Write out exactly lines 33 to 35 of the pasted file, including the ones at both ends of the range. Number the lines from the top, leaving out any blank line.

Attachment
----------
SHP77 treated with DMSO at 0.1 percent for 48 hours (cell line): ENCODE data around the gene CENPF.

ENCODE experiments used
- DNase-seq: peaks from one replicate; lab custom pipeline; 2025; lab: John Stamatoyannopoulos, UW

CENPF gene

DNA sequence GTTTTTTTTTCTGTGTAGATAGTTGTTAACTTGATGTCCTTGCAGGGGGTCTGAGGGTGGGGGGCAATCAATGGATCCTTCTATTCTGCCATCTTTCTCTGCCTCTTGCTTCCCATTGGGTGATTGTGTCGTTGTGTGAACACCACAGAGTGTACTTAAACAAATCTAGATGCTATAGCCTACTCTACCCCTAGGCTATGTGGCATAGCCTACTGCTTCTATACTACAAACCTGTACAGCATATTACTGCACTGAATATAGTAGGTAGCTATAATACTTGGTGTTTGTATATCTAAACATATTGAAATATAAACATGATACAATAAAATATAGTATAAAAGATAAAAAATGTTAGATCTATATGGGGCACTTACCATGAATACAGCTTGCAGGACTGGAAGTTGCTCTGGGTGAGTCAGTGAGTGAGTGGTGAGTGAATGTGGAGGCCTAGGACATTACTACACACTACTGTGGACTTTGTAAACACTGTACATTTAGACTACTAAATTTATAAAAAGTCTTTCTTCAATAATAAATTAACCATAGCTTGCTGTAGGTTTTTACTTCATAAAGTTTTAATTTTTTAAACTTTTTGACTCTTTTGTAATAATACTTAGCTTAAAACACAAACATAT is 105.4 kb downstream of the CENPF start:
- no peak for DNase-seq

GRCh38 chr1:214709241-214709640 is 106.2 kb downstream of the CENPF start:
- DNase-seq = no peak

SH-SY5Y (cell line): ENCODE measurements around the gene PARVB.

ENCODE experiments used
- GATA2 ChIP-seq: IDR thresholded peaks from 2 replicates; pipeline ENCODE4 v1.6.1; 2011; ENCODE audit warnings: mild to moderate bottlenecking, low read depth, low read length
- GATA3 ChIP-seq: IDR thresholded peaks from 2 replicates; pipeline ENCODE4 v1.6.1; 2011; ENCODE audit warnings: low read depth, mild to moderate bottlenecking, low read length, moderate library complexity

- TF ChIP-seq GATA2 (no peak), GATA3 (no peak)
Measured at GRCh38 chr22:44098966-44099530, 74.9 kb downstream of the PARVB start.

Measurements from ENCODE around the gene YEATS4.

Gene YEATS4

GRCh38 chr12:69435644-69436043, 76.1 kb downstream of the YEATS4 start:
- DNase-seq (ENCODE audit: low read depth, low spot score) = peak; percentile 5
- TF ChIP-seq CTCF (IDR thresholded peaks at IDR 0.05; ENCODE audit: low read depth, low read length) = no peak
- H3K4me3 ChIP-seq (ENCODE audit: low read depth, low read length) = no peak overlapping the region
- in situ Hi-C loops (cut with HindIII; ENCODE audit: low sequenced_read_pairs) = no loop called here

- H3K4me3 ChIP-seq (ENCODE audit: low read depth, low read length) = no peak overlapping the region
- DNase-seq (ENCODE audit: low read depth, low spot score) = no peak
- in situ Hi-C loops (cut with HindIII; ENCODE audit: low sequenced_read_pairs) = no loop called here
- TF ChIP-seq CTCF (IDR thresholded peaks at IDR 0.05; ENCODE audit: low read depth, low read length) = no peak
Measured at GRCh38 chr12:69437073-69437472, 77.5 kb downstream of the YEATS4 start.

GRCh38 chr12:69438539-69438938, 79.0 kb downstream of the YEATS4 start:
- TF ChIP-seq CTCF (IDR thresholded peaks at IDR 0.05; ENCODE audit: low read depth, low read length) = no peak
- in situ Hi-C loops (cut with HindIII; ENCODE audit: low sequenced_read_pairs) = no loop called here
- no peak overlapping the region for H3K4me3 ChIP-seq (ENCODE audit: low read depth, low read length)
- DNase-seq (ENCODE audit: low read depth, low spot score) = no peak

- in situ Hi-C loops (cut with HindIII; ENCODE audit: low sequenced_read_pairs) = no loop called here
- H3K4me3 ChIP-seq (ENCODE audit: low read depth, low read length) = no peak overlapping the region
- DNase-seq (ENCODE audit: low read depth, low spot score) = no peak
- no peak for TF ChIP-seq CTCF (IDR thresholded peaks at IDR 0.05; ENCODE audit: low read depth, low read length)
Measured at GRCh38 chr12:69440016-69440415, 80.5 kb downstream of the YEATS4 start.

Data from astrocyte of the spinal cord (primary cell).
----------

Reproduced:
- H3K4me3 ChIP-seq (ENCODE audit: low read depth, low read length) = no peak overlapping the region
- DNase-seq (ENCODE audit: low read depth, low spot score) = no peak
- no peak for TF ChIP-seq CTCF (IDR thresholded peaks at IDR 0.05; ENCODE audit: low read depth, low read length)